Below, we’ll discuss five of the most crucial activities that will help keep the lights on in your IT department, so your employees can be at their maximum productivity.
When it comes to cybersecurity, it’s hard to overstate the importance of keeping your confidential data… well, confidential. According to a study by IBM and the Ponemon Institute, the average data breach costs your organization a cool $3.6 million.
That’s not to mention that there are millions of different strains of malware out there. Particularly nasty kinds, such as ransomware, can lock up your system and keep you from accessing your files until you pay the attackers a hefty sum.
To protect against intrusions and bad actors on your network, you need to perform security scans on a regular basis with software that can detect, quarantine, and resolve issues automatically.
From hurricanes to disgruntled employees, data loss at your company can happen for countless reasons. Any of these events, however, represents a major (if not critical) setback for your business operations.
Although copies of your data on-premises can give you some protection, they’re susceptible to natural disasters and other physical damage. Putting your data in the cloud keeps it safe and secure at a remote location. You can also enjoy benefits such as encryption and automatic scheduled backups.
If you do, however, have an onsite backup solution, it’s important to test your solution regularly. You don’t want to experience data loss and then realize your backups stopped working months ago.
Patches and updates
It’s absolutely critical that you keep up-to-date with the latest software versions. The devastating 2017 Equifax data breach, for example, occurred because the company failed to fix a security vulnerability with a patch that was already available for several months.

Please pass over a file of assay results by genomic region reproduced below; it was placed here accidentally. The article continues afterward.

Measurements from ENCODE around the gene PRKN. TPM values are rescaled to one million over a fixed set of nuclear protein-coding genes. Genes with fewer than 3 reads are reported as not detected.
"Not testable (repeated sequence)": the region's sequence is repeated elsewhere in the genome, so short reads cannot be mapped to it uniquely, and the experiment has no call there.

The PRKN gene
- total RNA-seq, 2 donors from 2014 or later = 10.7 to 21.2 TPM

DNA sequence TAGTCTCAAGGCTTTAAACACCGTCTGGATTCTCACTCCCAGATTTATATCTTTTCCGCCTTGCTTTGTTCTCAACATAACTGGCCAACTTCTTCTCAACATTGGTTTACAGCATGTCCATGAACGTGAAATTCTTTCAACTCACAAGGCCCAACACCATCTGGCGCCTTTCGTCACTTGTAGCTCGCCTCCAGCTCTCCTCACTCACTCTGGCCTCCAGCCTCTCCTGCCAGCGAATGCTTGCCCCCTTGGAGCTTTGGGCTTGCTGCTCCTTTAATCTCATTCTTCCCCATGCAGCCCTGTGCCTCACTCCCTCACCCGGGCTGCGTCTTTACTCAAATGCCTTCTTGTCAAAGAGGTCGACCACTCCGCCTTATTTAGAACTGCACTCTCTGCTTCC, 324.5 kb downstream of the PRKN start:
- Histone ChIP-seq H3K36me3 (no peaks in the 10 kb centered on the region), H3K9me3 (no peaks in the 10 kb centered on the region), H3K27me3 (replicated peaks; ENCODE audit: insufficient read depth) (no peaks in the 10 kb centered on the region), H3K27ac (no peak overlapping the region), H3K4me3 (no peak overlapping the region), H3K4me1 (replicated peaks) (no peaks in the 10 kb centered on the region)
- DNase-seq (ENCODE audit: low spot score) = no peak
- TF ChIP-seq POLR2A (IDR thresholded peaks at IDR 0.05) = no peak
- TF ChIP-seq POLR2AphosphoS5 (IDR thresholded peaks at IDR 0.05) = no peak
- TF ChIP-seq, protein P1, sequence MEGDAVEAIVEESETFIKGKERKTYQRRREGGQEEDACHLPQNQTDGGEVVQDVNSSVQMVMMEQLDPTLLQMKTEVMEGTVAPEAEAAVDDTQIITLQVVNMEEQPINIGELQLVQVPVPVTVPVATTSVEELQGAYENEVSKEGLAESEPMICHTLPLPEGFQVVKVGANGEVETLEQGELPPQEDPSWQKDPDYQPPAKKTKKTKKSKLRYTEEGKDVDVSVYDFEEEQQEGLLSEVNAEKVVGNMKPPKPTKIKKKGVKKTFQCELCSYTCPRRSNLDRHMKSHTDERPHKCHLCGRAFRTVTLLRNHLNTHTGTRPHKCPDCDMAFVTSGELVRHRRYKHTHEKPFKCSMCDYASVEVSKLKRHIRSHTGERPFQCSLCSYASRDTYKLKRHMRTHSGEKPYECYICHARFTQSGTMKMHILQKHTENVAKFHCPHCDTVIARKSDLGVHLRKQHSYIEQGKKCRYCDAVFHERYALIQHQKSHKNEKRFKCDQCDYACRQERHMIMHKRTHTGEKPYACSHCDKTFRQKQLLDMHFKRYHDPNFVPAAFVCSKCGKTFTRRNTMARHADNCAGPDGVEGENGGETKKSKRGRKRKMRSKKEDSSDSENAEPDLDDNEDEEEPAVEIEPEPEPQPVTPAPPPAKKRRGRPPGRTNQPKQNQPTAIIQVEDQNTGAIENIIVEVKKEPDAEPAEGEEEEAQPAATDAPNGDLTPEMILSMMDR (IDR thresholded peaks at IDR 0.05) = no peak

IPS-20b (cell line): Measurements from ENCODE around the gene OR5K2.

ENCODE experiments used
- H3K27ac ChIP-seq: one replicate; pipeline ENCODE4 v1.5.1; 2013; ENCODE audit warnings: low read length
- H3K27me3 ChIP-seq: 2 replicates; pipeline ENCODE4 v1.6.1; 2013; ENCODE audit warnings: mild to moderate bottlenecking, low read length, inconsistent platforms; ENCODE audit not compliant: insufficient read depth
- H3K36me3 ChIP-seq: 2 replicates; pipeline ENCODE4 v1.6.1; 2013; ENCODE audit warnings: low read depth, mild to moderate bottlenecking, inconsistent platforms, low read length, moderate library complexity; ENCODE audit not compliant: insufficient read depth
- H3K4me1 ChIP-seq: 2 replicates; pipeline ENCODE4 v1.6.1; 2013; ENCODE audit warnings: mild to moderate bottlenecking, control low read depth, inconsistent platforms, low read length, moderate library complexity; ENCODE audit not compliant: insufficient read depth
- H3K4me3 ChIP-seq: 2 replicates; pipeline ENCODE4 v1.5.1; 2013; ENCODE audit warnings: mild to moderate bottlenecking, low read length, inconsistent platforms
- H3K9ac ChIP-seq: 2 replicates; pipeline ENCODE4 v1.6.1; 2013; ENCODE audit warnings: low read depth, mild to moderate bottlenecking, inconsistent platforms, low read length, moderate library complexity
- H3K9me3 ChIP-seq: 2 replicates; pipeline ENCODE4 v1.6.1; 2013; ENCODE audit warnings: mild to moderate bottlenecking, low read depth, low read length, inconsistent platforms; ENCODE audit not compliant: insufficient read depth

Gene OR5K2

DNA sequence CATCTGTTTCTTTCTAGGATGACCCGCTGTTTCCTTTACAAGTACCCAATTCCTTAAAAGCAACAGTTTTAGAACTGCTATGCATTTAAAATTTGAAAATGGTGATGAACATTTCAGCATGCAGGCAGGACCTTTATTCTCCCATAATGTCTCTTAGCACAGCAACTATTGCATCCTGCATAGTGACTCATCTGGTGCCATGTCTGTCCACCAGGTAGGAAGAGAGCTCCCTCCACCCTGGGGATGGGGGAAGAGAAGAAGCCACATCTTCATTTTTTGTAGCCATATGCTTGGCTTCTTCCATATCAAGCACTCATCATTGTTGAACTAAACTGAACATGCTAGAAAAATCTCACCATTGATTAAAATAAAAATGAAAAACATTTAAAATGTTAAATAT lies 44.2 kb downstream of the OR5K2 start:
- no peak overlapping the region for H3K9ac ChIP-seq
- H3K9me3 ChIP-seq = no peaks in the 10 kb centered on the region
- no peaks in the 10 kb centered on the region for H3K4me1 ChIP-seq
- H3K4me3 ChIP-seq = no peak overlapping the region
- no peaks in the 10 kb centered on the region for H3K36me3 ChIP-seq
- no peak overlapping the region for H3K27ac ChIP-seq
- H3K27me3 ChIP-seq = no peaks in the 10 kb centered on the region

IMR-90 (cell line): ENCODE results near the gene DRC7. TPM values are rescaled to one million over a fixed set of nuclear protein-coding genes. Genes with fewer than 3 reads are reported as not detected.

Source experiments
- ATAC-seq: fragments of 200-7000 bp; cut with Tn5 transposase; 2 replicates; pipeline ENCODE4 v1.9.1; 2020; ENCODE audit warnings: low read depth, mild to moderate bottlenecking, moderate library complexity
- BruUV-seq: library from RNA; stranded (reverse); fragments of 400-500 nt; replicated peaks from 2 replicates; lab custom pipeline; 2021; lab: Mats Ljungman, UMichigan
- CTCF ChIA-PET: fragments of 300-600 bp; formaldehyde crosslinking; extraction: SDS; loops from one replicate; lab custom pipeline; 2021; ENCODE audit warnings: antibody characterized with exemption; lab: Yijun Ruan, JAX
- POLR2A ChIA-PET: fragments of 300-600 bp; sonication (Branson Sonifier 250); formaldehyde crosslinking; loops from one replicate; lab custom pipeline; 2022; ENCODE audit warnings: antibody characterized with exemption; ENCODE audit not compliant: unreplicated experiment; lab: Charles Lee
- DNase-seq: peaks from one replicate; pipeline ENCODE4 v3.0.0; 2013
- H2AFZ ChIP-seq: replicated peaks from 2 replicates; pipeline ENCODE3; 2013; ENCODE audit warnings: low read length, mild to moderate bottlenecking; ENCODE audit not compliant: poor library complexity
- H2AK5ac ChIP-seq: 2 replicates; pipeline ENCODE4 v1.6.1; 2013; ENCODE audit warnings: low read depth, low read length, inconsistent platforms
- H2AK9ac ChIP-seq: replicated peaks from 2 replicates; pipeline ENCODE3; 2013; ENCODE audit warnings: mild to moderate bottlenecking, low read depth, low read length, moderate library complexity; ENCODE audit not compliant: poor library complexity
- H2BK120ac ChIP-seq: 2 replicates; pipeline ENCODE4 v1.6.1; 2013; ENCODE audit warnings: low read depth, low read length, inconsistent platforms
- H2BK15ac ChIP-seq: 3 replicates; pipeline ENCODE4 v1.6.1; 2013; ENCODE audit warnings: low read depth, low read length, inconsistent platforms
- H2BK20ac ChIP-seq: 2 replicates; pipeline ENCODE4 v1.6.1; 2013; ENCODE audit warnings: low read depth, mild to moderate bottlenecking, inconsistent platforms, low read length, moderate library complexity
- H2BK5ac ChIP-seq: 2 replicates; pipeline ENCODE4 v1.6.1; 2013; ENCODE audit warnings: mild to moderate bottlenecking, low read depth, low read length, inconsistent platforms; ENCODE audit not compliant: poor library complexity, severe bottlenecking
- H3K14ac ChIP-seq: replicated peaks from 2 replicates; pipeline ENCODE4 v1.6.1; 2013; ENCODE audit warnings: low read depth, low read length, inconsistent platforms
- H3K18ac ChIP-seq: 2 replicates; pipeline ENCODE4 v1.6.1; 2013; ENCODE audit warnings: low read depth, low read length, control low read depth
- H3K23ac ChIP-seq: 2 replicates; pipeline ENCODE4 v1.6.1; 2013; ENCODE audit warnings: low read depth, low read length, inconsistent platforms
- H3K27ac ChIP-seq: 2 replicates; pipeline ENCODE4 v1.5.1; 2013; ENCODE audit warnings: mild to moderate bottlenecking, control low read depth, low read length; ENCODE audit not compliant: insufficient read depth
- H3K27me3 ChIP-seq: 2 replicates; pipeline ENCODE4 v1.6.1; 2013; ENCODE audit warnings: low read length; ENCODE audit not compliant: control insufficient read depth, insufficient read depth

Keeping track of the latest security patches and feature upgrades for your enterprise applications can feel like a full-time job (and for some people it is), but it’s well worth the effort. Not only do you need to monitor which employees are using which software versions, you also need to see which versions are due for an update.
While software issues are the cause of many IT pain points, hardware problems can throw a wrench in your plans as well. To prevent unexpected crashes and failures, you need to check your company’s hardware for performance issues on a regular basis.
A variety of diagnostic tools can locate the causes of common errors such as lag, hanging, and the infamous Blue Screen of Death — helping you pinpoint the issue faster and get your employees back to work.
Cleaning up data
Companies have more information at their fingertips than ever before: an average of 163 terabytes per organization (and growing fast). Unfortunately, not all of that information is useful. As much as 73 percent of enterprise data goes unused for analytics purposes.
Nevertheless, the information remains, clogging up and slowing down your databases. For maximum speed and efficiency, you should review your data storage practices at regular intervals and discard data that’s no longer relevant.